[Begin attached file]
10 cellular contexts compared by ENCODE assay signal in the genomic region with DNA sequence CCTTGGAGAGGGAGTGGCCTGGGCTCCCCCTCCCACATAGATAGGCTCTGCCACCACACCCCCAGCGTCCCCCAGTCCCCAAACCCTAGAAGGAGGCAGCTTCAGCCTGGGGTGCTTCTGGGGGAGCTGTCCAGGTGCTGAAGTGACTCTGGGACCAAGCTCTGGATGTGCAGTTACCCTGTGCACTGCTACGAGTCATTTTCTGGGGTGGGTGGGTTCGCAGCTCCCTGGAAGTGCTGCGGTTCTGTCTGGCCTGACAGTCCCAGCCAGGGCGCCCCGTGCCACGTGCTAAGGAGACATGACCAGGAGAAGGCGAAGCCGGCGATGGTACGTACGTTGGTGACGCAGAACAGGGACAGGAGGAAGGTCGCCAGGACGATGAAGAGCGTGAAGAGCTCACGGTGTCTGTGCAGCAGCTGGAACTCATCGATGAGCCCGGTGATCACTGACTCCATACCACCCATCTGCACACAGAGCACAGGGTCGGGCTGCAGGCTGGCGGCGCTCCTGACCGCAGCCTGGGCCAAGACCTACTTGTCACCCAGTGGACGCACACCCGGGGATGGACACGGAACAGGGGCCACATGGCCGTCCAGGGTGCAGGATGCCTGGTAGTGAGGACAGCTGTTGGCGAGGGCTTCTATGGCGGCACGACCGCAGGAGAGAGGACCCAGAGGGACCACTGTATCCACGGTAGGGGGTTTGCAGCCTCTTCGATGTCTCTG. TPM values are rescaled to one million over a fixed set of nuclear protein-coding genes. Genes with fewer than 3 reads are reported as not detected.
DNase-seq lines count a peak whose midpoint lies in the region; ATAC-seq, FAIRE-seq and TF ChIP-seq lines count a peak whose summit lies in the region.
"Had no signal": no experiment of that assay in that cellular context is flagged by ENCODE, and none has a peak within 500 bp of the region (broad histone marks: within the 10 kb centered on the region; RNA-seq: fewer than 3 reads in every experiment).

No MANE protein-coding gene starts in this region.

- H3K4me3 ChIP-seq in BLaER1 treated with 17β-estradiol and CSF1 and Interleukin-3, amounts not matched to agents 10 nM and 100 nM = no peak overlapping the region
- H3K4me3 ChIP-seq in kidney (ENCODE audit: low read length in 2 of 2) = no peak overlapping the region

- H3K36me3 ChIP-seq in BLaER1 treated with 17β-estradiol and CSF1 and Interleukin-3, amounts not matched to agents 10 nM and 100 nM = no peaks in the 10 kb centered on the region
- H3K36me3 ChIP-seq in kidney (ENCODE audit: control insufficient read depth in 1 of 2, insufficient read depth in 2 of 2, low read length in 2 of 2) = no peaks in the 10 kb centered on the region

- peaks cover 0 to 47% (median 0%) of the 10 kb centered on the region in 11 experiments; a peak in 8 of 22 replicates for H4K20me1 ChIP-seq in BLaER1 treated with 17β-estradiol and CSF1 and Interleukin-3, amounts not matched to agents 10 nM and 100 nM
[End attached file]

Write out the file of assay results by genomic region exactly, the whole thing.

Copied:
10 cellular contexts compared by ENCODE assay signal in the genomic region with DNA sequence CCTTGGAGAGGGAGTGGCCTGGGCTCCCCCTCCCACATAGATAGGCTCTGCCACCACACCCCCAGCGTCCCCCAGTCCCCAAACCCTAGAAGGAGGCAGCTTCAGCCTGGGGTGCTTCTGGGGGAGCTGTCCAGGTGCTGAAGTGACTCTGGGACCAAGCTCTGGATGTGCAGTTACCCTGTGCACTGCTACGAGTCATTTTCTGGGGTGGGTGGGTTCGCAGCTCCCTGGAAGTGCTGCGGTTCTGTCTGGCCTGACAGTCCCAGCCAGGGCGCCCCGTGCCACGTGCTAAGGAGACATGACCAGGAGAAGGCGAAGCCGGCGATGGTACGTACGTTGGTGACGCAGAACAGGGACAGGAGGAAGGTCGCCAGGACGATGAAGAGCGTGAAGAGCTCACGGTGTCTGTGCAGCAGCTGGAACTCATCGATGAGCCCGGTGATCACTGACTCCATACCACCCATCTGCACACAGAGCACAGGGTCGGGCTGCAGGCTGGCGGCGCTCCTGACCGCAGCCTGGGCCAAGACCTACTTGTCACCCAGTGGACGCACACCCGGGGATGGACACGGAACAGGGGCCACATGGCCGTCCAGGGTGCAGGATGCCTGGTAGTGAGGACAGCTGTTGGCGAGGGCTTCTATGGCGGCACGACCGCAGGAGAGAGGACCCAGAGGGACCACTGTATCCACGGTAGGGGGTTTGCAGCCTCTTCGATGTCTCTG. TPM values are rescaled to one million over a fixed set of nuclear protein-coding genes. Genes with fewer than 3 reads are reported as not detected.
DNase-seq lines count a peak whose midpoint lies in the region; ATAC-seq, FAIRE-seq and TF ChIP-seq lines count a peak whose summit lies in the region.
"Had no signal": no experiment of that assay in that cellular context is flagged by ENCODE, and none has a peak within 500 bp of the region (broad histone marks: within the 10 kb centered on the region; RNA-seq: fewer than 3 reads in every experiment).

No MANE protein-coding gene starts in this region.

- H3K4me3 ChIP-seq in BLaER1 treated with 17β-estradiol and CSF1 and Interleukin-3, amounts not matched to agents 10 nM and 100 nM = no peak overlapping the region
- H3K4me3 ChIP-seq in kidney (ENCODE audit: low read length in 2 of 2) = no peak overlapping the region

- H3K36me3 ChIP-seq in BLaER1 treated with 17β-estradiol and CSF1 and Interleukin-3, amounts not matched to agents 10 nM and 100 nM = no peaks in the 10 kb centered on the region
- H3K36me3 ChIP-seq in kidney (ENCODE audit: control insufficient read depth in 1 of 2, insufficient read depth in 2 of 2, low read length in 2 of 2) = no peaks in the 10 kb centered on the region

- peaks cover 0 to 47% (median 0%) of the 10 kb centered on the region in 11 experiments; a peak in 8 of 22 replicates for H4K20me1 ChIP-seq in BLaER1 treated with 17β-estradiol and CSF1 and Interleukin-3, amounts not matched to agents 10 nM and 100 nM